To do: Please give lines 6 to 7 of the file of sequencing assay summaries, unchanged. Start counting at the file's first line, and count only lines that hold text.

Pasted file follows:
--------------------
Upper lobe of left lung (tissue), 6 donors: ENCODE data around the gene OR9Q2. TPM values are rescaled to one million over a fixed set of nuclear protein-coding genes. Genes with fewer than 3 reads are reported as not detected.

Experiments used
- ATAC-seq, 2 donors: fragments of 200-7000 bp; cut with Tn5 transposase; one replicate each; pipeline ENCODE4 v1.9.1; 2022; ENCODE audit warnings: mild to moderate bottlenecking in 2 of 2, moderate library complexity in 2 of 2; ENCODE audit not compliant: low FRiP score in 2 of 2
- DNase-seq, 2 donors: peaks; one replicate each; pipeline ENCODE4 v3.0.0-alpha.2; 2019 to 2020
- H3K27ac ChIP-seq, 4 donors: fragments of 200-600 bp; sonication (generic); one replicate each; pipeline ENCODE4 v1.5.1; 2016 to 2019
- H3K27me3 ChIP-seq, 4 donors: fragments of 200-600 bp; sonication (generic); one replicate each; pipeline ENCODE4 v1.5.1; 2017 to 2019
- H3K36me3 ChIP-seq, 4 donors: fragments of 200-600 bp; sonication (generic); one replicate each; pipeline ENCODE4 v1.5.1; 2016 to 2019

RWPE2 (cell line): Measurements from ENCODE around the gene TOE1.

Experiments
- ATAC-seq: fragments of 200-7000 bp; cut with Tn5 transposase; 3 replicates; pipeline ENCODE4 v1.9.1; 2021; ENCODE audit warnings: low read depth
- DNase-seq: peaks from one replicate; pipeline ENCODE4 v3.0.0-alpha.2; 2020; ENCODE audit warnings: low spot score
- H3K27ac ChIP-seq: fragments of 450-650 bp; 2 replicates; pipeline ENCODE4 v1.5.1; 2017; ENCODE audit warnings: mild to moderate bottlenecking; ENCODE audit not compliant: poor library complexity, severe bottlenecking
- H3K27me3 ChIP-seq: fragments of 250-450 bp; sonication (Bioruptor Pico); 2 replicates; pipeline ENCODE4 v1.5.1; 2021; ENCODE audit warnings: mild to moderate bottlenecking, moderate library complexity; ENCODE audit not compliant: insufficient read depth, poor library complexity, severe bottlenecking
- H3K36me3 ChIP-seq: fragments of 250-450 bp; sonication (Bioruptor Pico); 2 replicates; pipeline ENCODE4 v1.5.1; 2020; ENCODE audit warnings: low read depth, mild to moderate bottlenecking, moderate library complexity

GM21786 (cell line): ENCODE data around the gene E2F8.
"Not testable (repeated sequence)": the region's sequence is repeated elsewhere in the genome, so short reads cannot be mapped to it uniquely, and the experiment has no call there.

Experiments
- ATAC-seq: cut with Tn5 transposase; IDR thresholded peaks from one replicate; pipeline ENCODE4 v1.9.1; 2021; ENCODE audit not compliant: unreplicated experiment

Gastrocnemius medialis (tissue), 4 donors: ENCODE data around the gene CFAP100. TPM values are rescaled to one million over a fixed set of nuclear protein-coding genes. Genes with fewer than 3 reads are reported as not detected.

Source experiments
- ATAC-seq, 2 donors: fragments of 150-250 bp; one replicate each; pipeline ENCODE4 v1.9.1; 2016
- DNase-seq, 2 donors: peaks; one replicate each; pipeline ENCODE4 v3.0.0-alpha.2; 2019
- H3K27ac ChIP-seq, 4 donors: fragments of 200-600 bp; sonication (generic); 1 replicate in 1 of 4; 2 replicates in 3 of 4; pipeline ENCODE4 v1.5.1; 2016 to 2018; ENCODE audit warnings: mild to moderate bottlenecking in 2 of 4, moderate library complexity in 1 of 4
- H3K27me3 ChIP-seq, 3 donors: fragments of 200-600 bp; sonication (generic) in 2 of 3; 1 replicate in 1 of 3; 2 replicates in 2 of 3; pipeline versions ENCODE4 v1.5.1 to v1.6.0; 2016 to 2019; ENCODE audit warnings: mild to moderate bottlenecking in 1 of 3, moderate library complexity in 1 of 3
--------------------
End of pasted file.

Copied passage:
- H3K27me3 ChIP-seq, 4 donors: fragments of 200-600 bp; sonication (generic); one replicate each; pipeline ENCODE4 v1.5.1; 2017 to 2019
- H3K36me3 ChIP-seq, 4 donors: fragments of 200-600 bp; sonication (generic); one replicate each; pipeline ENCODE4 v1.5.1; 2016 to 2019